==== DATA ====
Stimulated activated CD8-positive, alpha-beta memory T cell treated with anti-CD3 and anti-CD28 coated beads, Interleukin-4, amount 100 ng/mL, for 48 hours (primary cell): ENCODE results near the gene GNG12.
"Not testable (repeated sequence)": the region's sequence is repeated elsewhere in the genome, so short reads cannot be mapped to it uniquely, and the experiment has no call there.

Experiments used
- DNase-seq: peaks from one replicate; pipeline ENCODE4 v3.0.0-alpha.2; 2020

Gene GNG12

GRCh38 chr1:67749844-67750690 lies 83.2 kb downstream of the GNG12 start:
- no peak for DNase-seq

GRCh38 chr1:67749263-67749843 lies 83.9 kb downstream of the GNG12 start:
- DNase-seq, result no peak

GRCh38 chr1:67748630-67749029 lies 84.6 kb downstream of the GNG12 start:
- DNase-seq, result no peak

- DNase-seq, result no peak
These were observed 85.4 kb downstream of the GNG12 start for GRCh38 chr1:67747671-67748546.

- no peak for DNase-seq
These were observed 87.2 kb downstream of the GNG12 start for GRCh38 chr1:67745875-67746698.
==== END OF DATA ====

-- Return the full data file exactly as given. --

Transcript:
Stimulated activated CD8-positive, alpha-beta memory T cell treated with anti-CD3 and anti-CD28 coated beads, Interleukin-4, amount 100 ng/mL, for 48 hours (primary cell): ENCODE results near the gene GNG12.
"Not testable (repeated sequence)": the region's sequence is repeated elsewhere in the genome, so short reads cannot be mapped to it uniquely, and the experiment has no call there.

Experiments used
- DNase-seq: peaks from one replicate; pipeline ENCODE4 v3.0.0-alpha.2; 2020

Gene GNG12

GRCh38 chr1:67749844-67750690 lies 83.2 kb downstream of the GNG12 start:
- no peak for DNase-seq

GRCh38 chr1:67749263-67749843 lies 83.9 kb downstream of the GNG12 start:
- DNase-seq, result no peak

GRCh38 chr1:67748630-67749029 lies 84.6 kb downstream of the GNG12 start:
- DNase-seq, result no peak

- DNase-seq, result no peak
These were observed 85.4 kb downstream of the GNG12 start for GRCh38 chr1:67747671-67748546.

- no peak for DNase-seq
These were observed 87.2 kb downstream of the GNG12 start for GRCh38 chr1:67745875-67746698.